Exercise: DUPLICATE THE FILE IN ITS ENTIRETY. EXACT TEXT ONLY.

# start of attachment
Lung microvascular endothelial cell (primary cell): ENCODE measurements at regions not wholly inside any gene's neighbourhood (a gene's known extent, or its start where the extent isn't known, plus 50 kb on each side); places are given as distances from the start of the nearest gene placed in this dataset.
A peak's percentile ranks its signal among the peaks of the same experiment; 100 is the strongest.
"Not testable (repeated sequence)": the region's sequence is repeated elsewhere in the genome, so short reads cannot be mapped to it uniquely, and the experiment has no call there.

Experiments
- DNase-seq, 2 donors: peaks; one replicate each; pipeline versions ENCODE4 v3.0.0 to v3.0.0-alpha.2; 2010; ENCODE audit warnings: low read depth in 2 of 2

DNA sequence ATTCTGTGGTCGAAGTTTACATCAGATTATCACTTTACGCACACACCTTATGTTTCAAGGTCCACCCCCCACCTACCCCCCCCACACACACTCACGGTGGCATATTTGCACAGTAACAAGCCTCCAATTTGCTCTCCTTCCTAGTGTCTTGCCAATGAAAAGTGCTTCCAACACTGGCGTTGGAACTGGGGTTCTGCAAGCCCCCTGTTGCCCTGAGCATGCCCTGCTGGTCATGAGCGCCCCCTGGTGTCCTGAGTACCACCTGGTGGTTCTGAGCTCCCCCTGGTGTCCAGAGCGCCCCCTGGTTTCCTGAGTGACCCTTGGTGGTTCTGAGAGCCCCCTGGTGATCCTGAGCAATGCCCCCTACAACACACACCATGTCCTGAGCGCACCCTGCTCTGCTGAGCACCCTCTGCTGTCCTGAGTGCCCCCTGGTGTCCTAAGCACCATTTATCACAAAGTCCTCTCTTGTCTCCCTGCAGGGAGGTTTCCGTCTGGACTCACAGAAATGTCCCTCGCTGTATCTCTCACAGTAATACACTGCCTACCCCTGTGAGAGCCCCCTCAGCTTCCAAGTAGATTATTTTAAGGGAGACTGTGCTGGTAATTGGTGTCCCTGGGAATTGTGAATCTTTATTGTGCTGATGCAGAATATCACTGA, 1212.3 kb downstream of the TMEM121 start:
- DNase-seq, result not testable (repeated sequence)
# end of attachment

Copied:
Lung microvascular endothelial cell (primary cell): ENCODE measurements at regions not wholly inside any gene's neighbourhood (a gene's known extent, or its start where the extent isn't known, plus 50 kb on each side); places are given as distances from the start of the nearest gene placed in this dataset.
A peak's percentile ranks its signal among the peaks of the same experiment; 100 is the strongest.
"Not testable (repeated sequence)": the region's sequence is repeated elsewhere in the genome, so short reads cannot be mapped to it uniquely, and the experiment has no call there.

Experiments
- DNase-seq, 2 donors: peaks; one replicate each; pipeline versions ENCODE4 v3.0.0 to v3.0.0-alpha.2; 2010; ENCODE audit warnings: low read depth in 2 of 2

DNA sequence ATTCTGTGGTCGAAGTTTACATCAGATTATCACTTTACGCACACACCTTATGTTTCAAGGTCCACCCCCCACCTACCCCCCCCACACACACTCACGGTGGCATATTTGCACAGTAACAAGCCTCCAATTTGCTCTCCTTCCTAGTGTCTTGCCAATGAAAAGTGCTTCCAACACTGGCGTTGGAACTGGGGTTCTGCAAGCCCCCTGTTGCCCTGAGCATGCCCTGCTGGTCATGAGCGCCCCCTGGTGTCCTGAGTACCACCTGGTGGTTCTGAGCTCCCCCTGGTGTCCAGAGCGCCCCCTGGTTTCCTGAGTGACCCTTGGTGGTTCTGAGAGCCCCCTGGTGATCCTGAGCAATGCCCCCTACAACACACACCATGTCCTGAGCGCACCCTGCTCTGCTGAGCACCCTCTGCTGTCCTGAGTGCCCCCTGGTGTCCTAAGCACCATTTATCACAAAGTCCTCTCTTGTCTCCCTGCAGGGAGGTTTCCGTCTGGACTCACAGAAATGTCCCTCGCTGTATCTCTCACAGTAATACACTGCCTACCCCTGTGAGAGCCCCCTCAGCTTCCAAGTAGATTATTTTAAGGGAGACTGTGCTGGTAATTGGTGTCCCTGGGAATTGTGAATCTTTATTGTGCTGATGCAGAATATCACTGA, 1212.3 kb downstream of the TMEM121 start:
- DNase-seq, result not testable (repeated sequence)